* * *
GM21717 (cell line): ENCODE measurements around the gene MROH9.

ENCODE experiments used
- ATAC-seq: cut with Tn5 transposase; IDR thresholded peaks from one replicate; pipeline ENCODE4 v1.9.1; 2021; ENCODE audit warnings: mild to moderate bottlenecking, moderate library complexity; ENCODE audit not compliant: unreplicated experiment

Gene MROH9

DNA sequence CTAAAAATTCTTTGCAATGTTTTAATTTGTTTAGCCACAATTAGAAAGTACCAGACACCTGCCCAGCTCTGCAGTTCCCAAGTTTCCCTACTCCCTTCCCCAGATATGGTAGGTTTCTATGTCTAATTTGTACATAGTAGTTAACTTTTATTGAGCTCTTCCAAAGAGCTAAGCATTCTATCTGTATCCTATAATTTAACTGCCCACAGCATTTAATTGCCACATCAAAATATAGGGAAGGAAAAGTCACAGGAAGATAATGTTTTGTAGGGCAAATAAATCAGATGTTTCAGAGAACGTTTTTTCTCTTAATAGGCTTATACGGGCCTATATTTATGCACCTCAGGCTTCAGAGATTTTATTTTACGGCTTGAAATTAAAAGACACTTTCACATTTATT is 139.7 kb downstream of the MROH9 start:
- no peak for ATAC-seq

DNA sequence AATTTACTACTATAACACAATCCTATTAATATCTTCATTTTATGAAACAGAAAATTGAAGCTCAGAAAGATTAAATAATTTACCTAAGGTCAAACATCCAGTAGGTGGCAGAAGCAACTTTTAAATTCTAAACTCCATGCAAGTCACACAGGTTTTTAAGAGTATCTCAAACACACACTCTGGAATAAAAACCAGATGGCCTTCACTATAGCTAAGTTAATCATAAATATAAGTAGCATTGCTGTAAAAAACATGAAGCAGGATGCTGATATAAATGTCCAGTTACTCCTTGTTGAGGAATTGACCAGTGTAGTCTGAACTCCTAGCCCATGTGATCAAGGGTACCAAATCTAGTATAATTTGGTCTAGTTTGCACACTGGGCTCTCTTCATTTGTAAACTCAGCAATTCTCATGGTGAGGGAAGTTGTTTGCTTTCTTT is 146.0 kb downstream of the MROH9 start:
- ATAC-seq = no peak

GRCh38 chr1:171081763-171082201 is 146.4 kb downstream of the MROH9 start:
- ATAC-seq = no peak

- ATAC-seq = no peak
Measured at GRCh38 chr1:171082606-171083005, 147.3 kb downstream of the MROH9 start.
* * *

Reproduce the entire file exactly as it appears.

GM21717 (cell line): ENCODE measurements around the gene MROH9.

ENCODE experiments used
- ATAC-seq: cut with Tn5 transposase; IDR thresholded peaks from one replicate; pipeline ENCODE4 v1.9.1; 2021; ENCODE audit warnings: mild to moderate bottlenecking, moderate library complexity; ENCODE audit not compliant: unreplicated experiment

Gene MROH9

DNA sequence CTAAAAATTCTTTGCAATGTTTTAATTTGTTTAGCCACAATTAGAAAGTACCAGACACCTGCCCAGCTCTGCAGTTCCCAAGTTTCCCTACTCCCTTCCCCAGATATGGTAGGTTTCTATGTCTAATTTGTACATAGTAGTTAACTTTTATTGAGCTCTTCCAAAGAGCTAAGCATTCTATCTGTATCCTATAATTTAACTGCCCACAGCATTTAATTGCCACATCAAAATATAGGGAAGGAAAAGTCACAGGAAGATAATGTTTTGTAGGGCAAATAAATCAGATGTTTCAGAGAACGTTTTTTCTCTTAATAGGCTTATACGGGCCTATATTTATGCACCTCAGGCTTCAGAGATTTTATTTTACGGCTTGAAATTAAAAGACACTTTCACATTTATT is 139.7 kb downstream of the MROH9 start:
- no peak for ATAC-seq

DNA sequence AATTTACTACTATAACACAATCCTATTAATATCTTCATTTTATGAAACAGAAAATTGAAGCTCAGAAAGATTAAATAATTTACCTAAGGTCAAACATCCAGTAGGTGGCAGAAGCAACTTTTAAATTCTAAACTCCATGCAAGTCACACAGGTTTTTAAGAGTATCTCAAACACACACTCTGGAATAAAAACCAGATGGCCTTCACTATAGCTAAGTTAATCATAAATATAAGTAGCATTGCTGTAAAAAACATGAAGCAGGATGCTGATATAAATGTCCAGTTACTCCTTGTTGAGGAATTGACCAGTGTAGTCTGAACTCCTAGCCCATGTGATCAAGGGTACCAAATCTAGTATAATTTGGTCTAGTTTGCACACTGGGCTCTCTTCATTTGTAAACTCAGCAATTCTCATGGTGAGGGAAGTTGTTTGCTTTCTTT is 146.0 kb downstream of the MROH9 start:
- ATAC-seq = no peak

GRCh38 chr1:171081763-171082201 is 146.4 kb downstream of the MROH9 start:
- ATAC-seq = no peak

- ATAC-seq = no peak
Measured at GRCh38 chr1:171082606-171083005, 147.3 kb downstream of the MROH9 start.